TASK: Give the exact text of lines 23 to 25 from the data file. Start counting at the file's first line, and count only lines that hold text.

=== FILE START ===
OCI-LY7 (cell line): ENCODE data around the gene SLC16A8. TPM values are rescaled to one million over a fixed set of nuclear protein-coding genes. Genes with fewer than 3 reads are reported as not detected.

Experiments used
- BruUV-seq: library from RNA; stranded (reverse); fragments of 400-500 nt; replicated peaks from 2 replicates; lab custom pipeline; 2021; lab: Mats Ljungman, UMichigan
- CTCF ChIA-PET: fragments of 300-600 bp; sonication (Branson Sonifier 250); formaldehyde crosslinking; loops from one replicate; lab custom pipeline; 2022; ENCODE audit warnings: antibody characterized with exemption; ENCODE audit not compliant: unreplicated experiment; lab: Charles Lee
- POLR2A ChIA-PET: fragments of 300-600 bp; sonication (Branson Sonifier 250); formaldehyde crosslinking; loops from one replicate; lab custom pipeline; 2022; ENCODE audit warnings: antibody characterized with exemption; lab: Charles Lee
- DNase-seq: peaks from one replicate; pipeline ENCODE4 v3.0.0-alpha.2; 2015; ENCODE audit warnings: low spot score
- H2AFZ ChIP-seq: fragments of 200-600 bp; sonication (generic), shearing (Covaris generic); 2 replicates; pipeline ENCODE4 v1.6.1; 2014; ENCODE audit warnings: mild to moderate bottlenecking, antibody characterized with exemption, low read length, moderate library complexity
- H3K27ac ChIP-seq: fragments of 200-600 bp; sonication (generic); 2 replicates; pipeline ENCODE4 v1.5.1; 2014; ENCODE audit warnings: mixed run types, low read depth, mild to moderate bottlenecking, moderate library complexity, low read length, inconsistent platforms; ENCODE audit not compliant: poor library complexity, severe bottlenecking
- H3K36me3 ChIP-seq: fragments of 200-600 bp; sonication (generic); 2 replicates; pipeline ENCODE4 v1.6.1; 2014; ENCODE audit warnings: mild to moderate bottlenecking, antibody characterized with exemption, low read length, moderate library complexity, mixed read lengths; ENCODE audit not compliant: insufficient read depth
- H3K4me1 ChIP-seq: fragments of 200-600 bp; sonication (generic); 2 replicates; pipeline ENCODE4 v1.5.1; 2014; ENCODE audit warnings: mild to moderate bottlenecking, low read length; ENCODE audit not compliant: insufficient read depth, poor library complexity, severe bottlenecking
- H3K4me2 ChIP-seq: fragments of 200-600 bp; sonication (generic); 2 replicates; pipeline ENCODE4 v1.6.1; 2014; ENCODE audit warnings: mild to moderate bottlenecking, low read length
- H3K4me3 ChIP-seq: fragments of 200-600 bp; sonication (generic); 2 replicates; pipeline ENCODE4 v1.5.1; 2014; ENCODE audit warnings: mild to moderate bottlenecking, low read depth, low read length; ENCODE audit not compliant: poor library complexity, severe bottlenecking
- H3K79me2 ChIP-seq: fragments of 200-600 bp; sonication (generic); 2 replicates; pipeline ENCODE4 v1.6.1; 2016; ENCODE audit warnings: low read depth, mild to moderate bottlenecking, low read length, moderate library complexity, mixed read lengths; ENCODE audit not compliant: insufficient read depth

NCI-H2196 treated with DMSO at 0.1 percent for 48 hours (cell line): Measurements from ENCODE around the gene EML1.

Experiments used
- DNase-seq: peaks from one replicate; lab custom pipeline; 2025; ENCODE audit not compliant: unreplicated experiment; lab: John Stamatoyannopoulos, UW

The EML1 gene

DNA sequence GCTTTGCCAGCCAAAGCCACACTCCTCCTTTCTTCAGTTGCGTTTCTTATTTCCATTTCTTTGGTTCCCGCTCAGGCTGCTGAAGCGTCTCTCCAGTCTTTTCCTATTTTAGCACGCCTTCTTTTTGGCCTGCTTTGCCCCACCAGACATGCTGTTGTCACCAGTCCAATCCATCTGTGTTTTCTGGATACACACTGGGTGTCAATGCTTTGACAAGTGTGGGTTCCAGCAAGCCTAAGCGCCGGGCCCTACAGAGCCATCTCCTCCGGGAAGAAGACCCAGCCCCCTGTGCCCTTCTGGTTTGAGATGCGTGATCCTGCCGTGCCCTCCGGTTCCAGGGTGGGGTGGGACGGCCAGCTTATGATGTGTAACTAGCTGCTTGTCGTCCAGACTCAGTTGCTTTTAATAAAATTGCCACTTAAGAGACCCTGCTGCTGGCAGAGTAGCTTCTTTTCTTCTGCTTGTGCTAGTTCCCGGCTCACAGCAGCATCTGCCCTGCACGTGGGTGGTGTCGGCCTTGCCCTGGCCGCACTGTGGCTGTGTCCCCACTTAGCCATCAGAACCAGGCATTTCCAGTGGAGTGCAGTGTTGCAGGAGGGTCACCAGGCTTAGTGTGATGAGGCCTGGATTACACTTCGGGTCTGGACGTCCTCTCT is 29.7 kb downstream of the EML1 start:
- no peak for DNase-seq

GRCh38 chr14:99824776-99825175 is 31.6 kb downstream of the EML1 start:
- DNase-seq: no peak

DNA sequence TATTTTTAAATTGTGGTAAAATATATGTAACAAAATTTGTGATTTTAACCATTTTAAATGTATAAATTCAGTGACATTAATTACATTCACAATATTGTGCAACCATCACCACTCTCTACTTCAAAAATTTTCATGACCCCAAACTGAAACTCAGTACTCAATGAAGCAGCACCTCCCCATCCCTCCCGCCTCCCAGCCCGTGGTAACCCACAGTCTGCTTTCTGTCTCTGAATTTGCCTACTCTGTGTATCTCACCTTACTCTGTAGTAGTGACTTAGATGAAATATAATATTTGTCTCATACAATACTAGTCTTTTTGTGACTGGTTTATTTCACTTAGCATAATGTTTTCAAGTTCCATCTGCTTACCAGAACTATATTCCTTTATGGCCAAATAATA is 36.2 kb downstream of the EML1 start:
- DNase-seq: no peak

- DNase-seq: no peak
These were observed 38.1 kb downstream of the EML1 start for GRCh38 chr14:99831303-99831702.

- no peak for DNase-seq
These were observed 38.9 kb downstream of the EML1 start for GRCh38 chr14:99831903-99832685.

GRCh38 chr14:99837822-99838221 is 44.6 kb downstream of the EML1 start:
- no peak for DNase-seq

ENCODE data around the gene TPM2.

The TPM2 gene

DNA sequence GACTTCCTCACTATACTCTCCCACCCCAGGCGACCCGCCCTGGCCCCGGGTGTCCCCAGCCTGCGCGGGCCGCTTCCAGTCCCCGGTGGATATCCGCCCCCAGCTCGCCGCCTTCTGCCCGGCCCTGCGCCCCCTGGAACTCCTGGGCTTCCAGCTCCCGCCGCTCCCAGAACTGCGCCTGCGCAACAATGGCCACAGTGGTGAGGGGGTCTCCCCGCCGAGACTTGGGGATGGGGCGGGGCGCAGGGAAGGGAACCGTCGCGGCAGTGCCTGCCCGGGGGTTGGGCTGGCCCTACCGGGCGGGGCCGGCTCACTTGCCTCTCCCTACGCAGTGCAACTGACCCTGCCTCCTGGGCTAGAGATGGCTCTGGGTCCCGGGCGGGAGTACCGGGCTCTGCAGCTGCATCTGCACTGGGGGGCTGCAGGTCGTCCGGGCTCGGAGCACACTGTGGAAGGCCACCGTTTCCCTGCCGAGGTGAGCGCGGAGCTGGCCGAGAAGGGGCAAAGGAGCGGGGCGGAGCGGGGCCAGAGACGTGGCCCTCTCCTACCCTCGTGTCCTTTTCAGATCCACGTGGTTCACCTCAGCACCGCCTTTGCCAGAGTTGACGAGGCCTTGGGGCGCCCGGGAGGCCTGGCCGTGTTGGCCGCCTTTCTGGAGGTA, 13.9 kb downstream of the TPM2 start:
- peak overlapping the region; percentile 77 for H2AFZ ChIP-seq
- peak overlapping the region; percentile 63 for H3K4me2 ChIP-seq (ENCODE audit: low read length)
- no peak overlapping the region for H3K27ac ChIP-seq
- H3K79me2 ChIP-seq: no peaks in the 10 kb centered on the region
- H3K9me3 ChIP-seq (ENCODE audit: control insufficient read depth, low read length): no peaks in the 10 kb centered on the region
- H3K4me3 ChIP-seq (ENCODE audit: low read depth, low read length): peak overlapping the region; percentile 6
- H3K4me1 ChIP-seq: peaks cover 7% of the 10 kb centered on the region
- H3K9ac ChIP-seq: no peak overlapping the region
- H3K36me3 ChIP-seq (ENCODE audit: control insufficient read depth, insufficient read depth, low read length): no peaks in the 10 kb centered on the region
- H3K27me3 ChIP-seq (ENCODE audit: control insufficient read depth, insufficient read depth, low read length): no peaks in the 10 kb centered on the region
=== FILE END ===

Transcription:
- DNase-seq: no peak

- DNase-seq: no peak
These were observed 38.1 kb downstream of the EML1 start for GRCh38 chr14:99831303-99831702.